Subacromial impingement/bursitis refers to a condition in which the rotator cuff tendons are pinched between the humeral head and the acromion process of the shoulder blade. The bursa is a fluid filled sac located between the rotator cuff tendons and the acromion process. The intermittent pinching may lead to inflammation and/or partial tearing of the rotator cuff tendons. The bursa also become inflamed and irritated with pinching; this condition is called “bursitis.” Over time, some patients may develop bone spurs on the bottom of the acromion process, which may lead to more severe symptoms.
- Sharp pain on the front and outside of the shoulder with overhead activity
- Shoulder weakness due to pain
Diagnosis And Treatment
Dr. Welch considers each patient’s symptoms, as well as a detailed physical examination and x-rays to make the diagnosis of outlet impingement. Dr. Welch may also consider an MRI to evaluate the rotator cuff. Most patients with impingement can be treated successfully without surgery with a dedicated physical therapy program. Physical therapy focuses on restoring the natural mechanics of the shoulder, with particular emphasis paid on posture and strengthening certain muscles around the shoulder blade. Other non-surgical treatment options include a course of anti-inflammatory medications, activity modification, as well as injections. The most common type of injection that Dr. Welch recommends is a steroid injection. A steroid is a powerful anti-inflammatory medication that can significantly reduce pain. In those patients with severe impingement/bursitis who do not recover with the above-mentioned treatment options, Dr. Welch may recommend surgery.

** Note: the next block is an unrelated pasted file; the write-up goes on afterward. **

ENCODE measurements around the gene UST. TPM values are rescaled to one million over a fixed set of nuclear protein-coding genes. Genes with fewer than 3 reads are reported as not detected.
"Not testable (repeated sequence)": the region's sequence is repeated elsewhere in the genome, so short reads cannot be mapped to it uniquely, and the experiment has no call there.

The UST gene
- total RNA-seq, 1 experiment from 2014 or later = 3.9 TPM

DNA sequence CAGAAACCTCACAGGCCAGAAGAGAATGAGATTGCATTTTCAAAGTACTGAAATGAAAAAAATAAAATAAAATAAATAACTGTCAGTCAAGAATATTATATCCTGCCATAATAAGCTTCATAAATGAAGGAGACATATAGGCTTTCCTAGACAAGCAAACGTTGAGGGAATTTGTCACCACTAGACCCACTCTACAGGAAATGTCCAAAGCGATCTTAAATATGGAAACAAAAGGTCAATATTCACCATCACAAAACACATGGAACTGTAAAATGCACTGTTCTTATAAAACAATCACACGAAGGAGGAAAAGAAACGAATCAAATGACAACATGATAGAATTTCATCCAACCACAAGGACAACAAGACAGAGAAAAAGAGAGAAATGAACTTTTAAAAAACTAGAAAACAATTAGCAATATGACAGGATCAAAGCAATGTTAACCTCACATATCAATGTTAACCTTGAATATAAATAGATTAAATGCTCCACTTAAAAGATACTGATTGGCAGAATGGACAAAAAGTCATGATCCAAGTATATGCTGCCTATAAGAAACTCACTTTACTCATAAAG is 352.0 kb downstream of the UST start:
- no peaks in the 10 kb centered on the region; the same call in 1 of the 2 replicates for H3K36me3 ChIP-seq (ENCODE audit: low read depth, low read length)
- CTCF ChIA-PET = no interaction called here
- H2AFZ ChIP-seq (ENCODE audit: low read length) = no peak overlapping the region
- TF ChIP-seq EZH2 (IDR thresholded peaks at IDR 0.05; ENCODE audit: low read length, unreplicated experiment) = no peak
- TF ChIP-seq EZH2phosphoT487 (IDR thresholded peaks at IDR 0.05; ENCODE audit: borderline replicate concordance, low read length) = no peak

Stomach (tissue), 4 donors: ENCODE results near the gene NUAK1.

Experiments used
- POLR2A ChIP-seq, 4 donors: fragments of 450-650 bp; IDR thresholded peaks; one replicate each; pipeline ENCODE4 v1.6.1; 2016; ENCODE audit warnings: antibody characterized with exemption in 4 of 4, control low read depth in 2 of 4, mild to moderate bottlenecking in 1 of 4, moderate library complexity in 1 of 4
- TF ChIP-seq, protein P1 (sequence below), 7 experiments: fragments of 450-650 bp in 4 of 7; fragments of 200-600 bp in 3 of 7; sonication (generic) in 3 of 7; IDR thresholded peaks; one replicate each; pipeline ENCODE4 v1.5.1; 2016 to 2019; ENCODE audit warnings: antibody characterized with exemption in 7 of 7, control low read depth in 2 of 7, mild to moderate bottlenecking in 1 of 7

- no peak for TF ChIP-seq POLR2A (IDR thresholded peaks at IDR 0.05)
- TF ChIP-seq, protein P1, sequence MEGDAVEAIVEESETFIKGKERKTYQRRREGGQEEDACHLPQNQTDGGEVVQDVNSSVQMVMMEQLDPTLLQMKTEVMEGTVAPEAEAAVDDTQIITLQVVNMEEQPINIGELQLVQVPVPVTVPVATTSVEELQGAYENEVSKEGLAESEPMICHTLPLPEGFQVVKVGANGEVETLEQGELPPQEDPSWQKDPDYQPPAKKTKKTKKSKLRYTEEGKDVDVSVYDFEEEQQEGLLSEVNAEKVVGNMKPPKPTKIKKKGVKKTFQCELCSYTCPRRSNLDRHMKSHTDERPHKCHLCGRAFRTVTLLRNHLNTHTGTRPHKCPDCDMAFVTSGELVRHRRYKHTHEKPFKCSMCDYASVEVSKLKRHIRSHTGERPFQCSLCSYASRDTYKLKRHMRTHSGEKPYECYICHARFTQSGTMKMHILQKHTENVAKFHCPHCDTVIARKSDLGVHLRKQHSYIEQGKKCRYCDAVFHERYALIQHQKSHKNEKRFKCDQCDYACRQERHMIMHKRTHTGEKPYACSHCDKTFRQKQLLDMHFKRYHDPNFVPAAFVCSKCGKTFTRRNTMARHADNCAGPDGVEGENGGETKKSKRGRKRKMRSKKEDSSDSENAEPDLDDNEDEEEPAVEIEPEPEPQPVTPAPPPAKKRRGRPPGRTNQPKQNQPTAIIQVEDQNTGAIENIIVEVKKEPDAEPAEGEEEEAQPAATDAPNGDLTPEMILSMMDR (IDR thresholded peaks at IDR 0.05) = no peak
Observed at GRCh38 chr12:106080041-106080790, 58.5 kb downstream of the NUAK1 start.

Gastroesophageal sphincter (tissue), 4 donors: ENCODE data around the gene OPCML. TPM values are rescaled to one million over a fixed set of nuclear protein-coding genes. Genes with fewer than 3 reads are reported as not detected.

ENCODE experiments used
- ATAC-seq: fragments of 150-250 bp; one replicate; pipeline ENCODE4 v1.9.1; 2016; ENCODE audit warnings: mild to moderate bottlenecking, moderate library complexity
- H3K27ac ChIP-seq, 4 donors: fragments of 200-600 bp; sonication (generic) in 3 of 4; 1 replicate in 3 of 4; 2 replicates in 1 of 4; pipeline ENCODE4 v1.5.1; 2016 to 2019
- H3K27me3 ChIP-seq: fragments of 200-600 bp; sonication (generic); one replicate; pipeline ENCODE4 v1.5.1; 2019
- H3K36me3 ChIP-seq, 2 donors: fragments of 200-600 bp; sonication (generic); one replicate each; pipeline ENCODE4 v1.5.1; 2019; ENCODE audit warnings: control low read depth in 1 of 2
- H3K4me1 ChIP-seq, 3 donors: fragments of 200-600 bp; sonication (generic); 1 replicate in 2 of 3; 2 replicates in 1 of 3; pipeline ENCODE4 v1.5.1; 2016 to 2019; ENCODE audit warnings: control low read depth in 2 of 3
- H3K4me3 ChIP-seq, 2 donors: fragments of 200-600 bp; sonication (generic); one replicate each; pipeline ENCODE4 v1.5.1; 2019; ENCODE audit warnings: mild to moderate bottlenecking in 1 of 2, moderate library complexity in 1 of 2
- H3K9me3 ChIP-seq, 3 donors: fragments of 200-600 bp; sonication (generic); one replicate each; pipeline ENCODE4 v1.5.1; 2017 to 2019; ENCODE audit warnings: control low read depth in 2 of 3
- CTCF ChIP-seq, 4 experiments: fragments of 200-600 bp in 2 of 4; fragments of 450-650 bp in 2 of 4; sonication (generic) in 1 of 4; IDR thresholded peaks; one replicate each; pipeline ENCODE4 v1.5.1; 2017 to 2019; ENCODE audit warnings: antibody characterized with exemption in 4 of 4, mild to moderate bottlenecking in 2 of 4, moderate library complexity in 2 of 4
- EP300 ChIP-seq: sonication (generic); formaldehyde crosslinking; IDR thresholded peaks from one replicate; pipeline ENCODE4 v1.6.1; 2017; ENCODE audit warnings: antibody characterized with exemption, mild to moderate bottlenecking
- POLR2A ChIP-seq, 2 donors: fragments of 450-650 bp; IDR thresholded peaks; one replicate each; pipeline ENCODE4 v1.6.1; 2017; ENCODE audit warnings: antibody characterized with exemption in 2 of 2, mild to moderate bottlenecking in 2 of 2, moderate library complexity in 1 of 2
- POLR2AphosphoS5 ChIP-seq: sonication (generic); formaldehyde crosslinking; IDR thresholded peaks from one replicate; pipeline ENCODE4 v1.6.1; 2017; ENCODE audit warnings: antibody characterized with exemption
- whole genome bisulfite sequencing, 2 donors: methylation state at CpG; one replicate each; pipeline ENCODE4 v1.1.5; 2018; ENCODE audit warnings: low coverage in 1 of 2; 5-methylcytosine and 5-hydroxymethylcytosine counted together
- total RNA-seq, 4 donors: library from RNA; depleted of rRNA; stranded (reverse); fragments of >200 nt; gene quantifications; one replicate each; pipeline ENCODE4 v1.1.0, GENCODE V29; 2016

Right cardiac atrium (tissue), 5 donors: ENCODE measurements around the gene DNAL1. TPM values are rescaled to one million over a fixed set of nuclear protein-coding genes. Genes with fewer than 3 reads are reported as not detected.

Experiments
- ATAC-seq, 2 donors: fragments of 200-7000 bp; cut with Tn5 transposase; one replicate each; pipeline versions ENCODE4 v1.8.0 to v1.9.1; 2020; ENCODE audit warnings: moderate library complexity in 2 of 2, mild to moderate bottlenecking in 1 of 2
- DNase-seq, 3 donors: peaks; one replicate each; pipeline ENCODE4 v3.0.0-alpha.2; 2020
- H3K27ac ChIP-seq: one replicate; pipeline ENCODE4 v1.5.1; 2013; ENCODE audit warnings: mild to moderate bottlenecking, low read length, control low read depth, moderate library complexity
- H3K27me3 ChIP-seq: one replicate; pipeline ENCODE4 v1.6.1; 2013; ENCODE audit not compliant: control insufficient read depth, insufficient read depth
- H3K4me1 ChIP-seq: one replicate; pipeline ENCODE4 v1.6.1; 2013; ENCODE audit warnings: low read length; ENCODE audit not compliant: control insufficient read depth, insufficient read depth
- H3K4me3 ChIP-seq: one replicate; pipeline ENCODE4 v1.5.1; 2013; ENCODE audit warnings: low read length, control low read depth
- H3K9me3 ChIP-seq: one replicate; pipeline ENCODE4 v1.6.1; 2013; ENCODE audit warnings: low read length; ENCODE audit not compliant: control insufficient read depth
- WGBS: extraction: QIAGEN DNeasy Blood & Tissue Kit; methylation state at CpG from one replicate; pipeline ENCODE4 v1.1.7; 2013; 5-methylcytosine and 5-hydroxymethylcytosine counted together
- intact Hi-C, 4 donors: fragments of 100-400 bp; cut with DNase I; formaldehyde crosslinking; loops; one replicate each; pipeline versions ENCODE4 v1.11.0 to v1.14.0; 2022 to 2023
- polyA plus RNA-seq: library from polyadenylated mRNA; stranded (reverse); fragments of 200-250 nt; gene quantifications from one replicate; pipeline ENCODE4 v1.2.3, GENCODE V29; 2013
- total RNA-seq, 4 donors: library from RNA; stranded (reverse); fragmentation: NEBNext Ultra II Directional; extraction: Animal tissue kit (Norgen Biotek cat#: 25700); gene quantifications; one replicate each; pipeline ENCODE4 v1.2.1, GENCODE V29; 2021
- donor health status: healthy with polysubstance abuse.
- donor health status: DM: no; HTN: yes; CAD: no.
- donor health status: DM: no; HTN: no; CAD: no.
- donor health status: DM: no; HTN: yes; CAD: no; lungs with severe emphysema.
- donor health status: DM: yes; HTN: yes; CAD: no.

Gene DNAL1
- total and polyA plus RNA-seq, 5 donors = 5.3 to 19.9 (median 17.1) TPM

During surgery, Dr. Welch uses a minimally invasive, arthroscopic approach to remove the inflamed bursal tissue and any bone spurs on the undersurface of the acromion process. Dr. Welch also carefully visualizes the rotator cuff. In those patients with significant injury to the rotator cuff, Dr. Welch may clean the edges of the rotator cuff tissue or repair the tissue if it is torn extensively.